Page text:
The Registry of Forgotten Statistics

The week I realized my ex and I were pretty much over each other was the week I had to get a copy of our marriage certificate. It’s required in order to get a divorce, which I find pretty funny. Is the state trying to prevent people from falsely filing for divorce? “You know, we never got legally married, but let’s put one over on the state and file for divorce. Those nice lawyers and mediators need our savings, the courts could use the fees, and I just love to have strangers comb through every single personal and financial document I have. What a great prank!”

I had just moved and culled my possessions, so I knew what I had and didn’t have, and I didn’t have the certificate. My ex didn’t either. But it was more than that. You know when you’re trying to find something important but rarely used, you can picture in your mind the three likely places you put such things. Or, you have a memory of putting it somewhere and thinking “It will be safe here,” and that starts your search. I stopped and thought. It should have been with the birth certificates and passports, but it wasn’t.  I thought and thought. Nothing. My mind was like a deserted Western town, with tumble weeds rolling by in the wind. It was weird. Now I know it’s been 20 years and maybe it’s my mid-life brain or maybe it was the universe playing a good joke, but either way, I couldn’t even conjure up a fake memory of what the hell happened to that thing. So I was off to the state website for the Registry of Vital Statistics to go about getting a replacement. I just hoped it’ wasn’t like when you get a replacement drivers license and all the bouncers look at it for a really long time before letting you in. (OK, it’s been 20 years since a bouncer did that, but still it’s embarrassing.) I imagine the judge will examine it closely, then pierce us with an over-the-half-glasses stare, “Are you sure this is real?” “Aw shucks, you got us! We’re just messin’ with ya!”

So the website tells me I can pay $75 to have it mailed, faxed, or emailed, or come in person and pay $20. This makes no sense in the business world, but apparently makes complete sense for civil service. Maybe our civilization would absolutely break down if we weren’t forced to wait in long lines to get government documents. I shudder at the thought. But for those of you who miss face-to-face customer service and don’t like it when a business encourages you to email or sort through a help forum before calling, I suggest you go right down to the Registry of Vital Statistics and order up all your certificates and have a great time. I prefer societal breakdown and email.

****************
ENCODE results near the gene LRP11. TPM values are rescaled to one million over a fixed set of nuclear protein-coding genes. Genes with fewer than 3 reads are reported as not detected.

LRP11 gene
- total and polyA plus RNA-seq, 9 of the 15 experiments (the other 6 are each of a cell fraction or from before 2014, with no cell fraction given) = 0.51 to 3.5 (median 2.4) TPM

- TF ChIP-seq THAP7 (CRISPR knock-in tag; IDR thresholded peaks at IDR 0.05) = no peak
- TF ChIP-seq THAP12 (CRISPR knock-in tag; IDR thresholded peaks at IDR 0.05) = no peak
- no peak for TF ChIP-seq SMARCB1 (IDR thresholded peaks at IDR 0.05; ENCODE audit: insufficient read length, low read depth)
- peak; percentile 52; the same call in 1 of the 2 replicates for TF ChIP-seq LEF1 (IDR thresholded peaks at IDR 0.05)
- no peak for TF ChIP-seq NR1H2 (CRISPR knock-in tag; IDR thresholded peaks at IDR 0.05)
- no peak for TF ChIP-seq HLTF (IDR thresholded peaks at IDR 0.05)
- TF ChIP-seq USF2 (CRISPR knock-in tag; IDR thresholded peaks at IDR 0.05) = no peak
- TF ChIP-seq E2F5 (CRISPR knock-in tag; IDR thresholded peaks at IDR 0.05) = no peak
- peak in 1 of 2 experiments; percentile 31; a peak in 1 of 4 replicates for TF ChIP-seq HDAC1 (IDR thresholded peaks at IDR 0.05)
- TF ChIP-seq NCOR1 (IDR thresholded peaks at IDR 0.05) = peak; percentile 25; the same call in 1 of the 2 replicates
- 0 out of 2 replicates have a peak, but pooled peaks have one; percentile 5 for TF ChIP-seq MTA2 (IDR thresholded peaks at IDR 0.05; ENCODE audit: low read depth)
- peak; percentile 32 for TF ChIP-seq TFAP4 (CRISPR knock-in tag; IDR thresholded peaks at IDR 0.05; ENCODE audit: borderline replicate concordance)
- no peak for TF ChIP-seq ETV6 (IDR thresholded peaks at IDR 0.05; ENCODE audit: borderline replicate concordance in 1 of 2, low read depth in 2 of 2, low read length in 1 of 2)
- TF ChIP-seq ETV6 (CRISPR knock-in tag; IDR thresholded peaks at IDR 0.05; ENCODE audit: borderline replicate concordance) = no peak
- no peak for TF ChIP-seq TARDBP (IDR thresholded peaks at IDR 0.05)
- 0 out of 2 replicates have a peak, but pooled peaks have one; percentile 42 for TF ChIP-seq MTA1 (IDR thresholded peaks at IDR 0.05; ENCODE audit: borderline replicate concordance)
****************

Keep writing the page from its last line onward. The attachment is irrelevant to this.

I resigned myself to going, but comforted myself with the fact that at least it must be in Boston proper, right? Maybe next to another registry, like the Registry of Motor Vehicles, or next to the courthouse. Ohhhhh nooooooo. That would never do. It’s actually in an out-of-the way place that is the farthest it can be from downtown and still be considered within Boston’s borders. A friend suggested the location protects the vital records in case Boston gets invaded. I think a black market identity selling scheme is more likely. After all, this is the place that has volumes of musty books recording the births, deaths, and marriages of Boston’s citizens since the 1600s—this is the identity mother load. Although I guess having a fake ID with the name Jedediah Cobbler would probably raise awkward questions sooner or later.

So, off I went to get a fake ID, I mean my vital statistic, and a mere two train rides and long walk later, I arrived. And my first task, of course, was to fill out a form. I wrote our names, place of marriage, and then got stuck on the date. Just like when I was trying to place the certificate at home, the tumble weeds were rolling again. The swinging door to the saloon banged in the wind. I had the date engraved in my wedding ring, but I stopped wearing it. I knew the month and year, but it took a full minute to conjure up the day, and I only managed that because I actually looked at that month on my phone and seeing the number triggered my memory.

I handed over the money, got my certificate, and secretly wondered if they could tell I needed it to get divorced. I headed back to work via a long walk and two train rides and was not at my desk for more than 10 minutes when my ex called. He was filling out some preliminary separation paperwork and couldn’t remember my birthday. Like me and the marriage certificate, he’d remembered the year and the month, but couldn’t place the day. I told him, and when I got off the phone, I just started to laugh. We were clearly both moving on, letting go of our now non-vital statistics. I should have charged him $75 for the phone call.

Photo Credit: Raging Fluff blog

4 thoughts on “The Registry of Forgotten Statistics

  1. gloria

    OMG…perfection in the written word. Well done – I really enjoyed this one! Tumbleweeds & swinging saloon door. LMFAO. Awesome essay. G

    Reply

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